When family friends Carmen and her father arrive from Spain for a visit, Arturo feels the stirrings of first love. His life becomes a trifle complicated as yet another issue arises when a land developer shows interest in the land where the restaurant and Arturo family apartment complex stand. The family had been hoping to expand their business into a piece of land beside the restaurant. Will those plans have to change? Will the family lose their livelihood - the restaurant that is an important part of this cultural community?

Arturo's voice is sincere, strong, and funny. The author uses variety in the storytelling, with tweets, letters, the poetry of Jose Marti, and dialogue that switches between English and Spanish. Secondary characters add depth, support and voice to this memorable family story.

Inspiring and highly entertaining, it leaves me looking forward to meeting Arturo at some future date.

Monday, March 26, 2018

Once Upon a Jungle, words by Laura Knowles and illustrations by James Boast. Firefly, 2017. $18.95 ages 4 and up

"Once upon a time,
there lived a jungle ...

Once upon a jungle,
marched some ants.

Once upon some ants,
preyed a mantis.

Once upon a mantis,
a lizard snacked."

If you have plans for a jungle journey, you would do well to have a look at the beauty of your destination in this spectacular book. If not, you would do well to use it as a learning guide to the food chain that exists in such an ecosystem.

The depth of color, the information provided and the cumulative nature of the telling are equal parts of this engaging picture book. A food web is dependent on all of its parts working together. This one begins with a diligent group of ants, together hauling an abundance of food along a sturdy blade of grass. A praying mantis is in the perfect spot for a quick meal. The mantis, in turn, is lunch for a sticky-tongued lizard ... and so on. The last link in this chain is a panther. As happens to living things, the panther ages and dies, leaving nourishment for beetles and eventually, the soil. The richness of the soil encourages growth of plants that will keep the jungle a viable and productive system.

Excellent word choice, perfectly placed text, and exceptional artwork will bring little ones back to this book repeatedly. The two fold out pages at the end show other life found in the jungle, as well as 'The Story of a Food Chain'. The brightly colored illustrations boast different perspectives and an invitation to return to find what might have been missed the first time around - in fact, an endnote delivers a challenge.

"Look through the book again. See if you can spot which are the producers, consumers and decomposers."

Wow! This is perfect nonfiction for little ones. They will soon be reading it on their own.

Birds: Discovering North American Species, written by Dr. Shirley Raines with photography by Curt Hart. Flowerpot Press, Thomas Allen & Son. 2017.$16.99 ages 6 and up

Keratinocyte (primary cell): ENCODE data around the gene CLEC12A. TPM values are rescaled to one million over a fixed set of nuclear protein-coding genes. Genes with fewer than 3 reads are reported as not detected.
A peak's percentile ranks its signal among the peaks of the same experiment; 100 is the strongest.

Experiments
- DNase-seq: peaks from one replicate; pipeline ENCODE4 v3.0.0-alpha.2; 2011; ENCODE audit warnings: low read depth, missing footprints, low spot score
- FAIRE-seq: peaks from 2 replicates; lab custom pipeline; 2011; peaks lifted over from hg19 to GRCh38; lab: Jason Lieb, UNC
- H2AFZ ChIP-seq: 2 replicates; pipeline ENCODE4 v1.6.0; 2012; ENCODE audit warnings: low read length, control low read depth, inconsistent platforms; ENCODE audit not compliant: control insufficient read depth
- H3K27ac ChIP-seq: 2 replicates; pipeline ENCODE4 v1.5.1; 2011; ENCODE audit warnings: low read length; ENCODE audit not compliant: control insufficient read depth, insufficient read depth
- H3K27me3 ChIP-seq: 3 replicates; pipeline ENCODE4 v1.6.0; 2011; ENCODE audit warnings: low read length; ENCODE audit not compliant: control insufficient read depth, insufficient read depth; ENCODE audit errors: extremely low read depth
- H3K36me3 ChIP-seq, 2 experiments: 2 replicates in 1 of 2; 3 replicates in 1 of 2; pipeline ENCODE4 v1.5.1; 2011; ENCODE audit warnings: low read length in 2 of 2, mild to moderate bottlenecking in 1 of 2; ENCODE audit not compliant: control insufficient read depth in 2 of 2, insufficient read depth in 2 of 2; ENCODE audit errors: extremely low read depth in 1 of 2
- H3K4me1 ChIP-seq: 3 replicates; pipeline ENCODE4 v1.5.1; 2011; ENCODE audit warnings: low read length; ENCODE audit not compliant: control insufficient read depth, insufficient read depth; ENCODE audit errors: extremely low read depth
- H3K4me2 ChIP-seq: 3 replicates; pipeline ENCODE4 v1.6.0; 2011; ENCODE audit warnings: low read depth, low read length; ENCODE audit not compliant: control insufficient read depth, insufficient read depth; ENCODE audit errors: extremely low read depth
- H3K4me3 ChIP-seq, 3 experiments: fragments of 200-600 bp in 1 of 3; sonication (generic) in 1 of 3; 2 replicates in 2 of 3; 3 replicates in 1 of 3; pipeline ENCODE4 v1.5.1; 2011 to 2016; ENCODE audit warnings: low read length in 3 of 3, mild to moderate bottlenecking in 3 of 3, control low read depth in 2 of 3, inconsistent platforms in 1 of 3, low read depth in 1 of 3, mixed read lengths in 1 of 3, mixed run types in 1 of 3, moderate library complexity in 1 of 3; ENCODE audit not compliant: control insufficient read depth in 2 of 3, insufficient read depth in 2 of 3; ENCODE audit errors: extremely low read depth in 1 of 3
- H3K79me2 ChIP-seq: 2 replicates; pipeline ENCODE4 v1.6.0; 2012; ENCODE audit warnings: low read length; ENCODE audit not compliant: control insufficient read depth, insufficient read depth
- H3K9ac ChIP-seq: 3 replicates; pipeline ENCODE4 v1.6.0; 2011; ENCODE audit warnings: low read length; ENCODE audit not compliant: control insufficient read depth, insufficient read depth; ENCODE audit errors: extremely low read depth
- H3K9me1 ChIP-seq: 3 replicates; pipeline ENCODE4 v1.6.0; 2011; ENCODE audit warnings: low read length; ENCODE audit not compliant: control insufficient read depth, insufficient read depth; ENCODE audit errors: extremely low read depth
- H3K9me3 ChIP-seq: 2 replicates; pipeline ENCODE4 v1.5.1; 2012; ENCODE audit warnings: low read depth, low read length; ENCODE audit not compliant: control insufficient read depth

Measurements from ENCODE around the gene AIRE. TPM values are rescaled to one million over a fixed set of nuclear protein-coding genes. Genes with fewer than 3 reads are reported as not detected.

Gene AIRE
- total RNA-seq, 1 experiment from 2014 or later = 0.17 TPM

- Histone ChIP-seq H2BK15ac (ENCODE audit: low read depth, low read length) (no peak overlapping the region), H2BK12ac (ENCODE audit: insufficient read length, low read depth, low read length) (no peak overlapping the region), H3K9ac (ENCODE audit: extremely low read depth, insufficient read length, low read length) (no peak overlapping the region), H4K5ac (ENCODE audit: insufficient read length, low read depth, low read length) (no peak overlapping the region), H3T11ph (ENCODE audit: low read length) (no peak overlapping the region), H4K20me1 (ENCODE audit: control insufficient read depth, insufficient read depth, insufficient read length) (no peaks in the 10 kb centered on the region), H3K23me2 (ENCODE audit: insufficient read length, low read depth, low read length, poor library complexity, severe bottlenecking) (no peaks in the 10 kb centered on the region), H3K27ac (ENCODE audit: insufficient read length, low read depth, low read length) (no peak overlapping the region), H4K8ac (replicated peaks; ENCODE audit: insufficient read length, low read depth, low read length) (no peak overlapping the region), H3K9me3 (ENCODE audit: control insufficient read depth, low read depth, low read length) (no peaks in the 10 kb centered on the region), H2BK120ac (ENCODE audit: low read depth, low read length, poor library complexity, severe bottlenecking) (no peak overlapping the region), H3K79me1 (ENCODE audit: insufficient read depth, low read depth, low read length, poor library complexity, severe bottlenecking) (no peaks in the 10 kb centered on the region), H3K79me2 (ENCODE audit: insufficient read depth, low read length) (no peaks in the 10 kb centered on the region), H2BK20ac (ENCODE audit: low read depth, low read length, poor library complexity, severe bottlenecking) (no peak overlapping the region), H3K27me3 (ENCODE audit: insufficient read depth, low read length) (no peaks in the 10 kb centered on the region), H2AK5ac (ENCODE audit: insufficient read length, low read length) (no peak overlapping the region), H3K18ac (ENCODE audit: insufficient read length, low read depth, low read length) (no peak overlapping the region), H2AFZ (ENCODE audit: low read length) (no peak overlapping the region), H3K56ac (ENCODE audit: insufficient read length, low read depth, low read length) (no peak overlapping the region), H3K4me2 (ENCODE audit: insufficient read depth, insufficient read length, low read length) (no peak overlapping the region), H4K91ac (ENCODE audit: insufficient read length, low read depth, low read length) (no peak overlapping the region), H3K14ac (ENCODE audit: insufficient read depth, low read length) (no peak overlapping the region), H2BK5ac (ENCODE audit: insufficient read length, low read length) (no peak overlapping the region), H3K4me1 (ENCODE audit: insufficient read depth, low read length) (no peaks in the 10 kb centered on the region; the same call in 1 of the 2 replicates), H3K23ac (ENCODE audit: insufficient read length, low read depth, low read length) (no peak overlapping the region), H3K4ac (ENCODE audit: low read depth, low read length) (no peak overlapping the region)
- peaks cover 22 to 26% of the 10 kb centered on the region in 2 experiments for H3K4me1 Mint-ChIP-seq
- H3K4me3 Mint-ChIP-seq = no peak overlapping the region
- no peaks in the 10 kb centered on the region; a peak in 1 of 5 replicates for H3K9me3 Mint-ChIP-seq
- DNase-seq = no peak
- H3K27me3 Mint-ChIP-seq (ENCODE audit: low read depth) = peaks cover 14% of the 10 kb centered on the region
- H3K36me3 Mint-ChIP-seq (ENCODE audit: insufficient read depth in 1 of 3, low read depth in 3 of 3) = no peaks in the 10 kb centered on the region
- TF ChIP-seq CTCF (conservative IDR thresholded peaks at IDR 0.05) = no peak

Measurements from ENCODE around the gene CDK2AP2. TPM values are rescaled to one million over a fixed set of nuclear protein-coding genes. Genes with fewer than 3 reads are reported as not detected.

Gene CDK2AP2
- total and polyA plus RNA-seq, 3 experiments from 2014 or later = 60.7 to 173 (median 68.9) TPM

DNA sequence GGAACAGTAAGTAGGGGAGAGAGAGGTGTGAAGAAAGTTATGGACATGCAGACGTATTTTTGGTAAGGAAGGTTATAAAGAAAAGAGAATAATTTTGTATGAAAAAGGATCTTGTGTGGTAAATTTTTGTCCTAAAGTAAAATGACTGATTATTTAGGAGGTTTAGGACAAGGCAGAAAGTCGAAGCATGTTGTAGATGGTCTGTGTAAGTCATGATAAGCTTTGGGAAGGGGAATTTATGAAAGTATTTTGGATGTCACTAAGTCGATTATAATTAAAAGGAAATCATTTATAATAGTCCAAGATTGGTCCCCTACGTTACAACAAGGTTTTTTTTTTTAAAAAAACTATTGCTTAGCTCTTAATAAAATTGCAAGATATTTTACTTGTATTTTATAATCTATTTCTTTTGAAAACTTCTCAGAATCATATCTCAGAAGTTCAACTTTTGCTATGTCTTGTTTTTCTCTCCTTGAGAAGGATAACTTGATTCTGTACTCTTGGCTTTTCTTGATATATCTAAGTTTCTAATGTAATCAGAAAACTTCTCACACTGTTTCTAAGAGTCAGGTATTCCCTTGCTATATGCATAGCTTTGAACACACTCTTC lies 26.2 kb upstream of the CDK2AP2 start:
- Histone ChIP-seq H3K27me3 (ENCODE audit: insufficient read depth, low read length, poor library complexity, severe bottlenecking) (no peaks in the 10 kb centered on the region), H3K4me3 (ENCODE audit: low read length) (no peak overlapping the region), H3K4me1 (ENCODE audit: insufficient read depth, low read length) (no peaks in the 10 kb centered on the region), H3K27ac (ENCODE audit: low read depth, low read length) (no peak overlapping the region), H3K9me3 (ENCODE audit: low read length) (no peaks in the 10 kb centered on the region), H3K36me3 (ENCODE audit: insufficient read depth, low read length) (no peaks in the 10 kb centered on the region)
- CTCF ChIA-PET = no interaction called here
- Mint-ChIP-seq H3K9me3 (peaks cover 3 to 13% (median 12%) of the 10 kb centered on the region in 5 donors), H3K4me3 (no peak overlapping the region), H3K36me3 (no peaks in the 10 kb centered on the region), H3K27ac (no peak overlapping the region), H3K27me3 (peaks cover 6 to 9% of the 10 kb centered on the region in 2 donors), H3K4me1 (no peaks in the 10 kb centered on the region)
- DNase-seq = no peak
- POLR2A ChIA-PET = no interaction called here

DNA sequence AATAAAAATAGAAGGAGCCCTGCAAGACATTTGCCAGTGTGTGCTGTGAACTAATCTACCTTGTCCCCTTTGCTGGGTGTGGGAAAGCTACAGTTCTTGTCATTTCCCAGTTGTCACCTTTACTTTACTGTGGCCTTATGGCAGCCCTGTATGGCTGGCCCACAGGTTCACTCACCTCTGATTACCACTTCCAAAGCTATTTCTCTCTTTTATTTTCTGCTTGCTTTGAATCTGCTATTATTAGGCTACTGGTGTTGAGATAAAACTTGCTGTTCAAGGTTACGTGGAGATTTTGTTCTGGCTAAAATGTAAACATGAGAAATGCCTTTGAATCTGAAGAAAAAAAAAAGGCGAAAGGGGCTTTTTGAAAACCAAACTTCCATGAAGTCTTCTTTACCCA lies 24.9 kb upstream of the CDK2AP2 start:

"Blue jays use their crest to communicate their feelings. Crest up means upset or afraid, and crest down means relaxed.

Blue jays are said to be able to recognize each other by the black bridle across their throat."

I was talking with my family in British Columbia yesterday, and they are eagerly awaiting the arrival of spring birds. Their bird feeders are full, the hummingbird feeder is placed where the tiny visitors can be discreetly watched, and they are wanting to find pictures of the most common bird species for identification. This book would be a big help.

Written as a resource for STEAM (science, technology, engineering, art and mathematics) education and meant to be used in an early years classroom, it has what my granddaughters need to help them begin to learn about many of the birds that will soon be visiting their backyard and on nature walks in the nearby woods.

There are 13 double page informative spreads. All are designed in the same way to provide a poem, and a short paragraph about the featured bird on one side, supported by a clear, colorful photograph, the name of the bird, and captions that relate engaging facts on the facing side.

"American robins are one of the few bird species
that can both hop and walk.

Baby robins don't initially have their well-known
red feathers.

Robins are the first songbird you are likely to hear
in spring."
Birds included are the American robin, blue jay, Carolina chickadee, ruby-throated hummingbird, downy woodpecker, Northern mockingbird, red-winged blackbird, Eastern bluebird, brown pelican, great horned owl, American crow, Canada goose, and Northern cardinal.

The geese are back in Manitoba - a sure sign that spring will eventually arrive. So, get out your field guides, binoculars, and notebook to herald the arrival of each new bird you see in your yard and neighborhood.

Three final pages offer 'Story Stretchers' meant to encourage further exploration in art, science, math and music.

Sunday, March 25, 2018

Thank You, Earth: A Love Letter to Our Planet. By April Pulley Sayre. Greenwillow Books, Harper. 2018. $21.99 ages 3 and up

"Thank you for
tiny and towering.